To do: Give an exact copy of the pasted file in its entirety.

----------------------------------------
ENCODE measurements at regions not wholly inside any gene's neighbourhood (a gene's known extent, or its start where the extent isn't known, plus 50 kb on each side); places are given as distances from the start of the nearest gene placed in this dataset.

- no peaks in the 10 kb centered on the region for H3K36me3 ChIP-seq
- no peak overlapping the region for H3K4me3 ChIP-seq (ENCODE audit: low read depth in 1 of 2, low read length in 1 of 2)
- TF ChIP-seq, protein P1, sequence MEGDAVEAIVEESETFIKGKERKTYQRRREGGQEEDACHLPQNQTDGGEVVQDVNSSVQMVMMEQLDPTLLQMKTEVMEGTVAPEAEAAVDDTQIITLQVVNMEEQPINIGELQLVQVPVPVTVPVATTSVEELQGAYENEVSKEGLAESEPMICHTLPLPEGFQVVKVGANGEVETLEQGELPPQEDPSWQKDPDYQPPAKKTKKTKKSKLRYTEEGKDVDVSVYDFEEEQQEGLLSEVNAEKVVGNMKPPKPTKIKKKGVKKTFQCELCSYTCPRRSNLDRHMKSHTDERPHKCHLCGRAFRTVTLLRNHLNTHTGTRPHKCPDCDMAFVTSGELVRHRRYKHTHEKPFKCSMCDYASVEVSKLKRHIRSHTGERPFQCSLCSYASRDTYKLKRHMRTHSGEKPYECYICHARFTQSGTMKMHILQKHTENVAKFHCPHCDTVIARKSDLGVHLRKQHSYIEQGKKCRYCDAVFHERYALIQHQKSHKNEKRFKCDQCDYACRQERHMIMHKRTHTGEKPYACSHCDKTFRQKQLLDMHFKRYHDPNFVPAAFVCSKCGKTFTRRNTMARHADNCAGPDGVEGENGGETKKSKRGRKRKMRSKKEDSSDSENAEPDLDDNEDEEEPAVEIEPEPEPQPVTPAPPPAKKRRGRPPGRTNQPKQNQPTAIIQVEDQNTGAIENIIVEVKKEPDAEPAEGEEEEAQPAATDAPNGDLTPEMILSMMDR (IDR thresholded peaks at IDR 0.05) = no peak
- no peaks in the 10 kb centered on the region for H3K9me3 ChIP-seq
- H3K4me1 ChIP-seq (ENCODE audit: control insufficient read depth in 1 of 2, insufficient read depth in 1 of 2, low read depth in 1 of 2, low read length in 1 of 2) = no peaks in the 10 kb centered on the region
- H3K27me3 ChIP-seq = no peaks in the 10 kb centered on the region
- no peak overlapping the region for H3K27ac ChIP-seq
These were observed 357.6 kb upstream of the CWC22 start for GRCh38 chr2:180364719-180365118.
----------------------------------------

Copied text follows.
ENCODE measurements at regions not wholly inside any gene's neighbourhood (a gene's known extent, or its start where the extent isn't known, plus 50 kb on each side); places are given as distances from the start of the nearest gene placed in this dataset.

- no peaks in the 10 kb centered on the region for H3K36me3 ChIP-seq
- no peak overlapping the region for H3K4me3 ChIP-seq (ENCODE audit: low read depth in 1 of 2, low read length in 1 of 2)
- TF ChIP-seq, protein P1, sequence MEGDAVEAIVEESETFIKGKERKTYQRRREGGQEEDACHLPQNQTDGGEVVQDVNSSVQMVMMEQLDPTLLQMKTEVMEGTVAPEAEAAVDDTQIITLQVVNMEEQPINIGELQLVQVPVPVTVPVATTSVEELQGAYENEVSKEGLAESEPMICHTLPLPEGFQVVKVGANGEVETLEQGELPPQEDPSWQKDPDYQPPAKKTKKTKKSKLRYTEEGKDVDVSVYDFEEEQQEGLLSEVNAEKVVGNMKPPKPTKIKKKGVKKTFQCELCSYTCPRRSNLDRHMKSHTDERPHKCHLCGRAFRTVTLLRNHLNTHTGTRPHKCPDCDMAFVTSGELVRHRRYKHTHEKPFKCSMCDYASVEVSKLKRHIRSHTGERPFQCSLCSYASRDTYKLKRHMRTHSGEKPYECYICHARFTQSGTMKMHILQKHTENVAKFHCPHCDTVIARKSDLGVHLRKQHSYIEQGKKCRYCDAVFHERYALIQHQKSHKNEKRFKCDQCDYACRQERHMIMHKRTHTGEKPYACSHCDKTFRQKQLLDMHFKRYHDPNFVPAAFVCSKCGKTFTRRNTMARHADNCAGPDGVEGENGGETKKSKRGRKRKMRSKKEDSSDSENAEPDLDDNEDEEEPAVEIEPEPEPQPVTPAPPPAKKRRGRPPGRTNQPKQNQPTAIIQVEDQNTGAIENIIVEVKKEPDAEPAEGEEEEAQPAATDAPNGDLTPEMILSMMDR (IDR thresholded peaks at IDR 0.05) = no peak
- no peaks in the 10 kb centered on the region for H3K9me3 ChIP-seq
- H3K4me1 ChIP-seq (ENCODE audit: control insufficient read depth in 1 of 2, insufficient read depth in 1 of 2, low read depth in 1 of 2, low read length in 1 of 2) = no peaks in the 10 kb centered on the region
- H3K27me3 ChIP-seq = no peaks in the 10 kb centered on the region
- no peak overlapping the region for H3K27ac ChIP-seq
These were observed 357.6 kb upstream of the CWC22 start for GRCh38 chr2:180364719-180365118.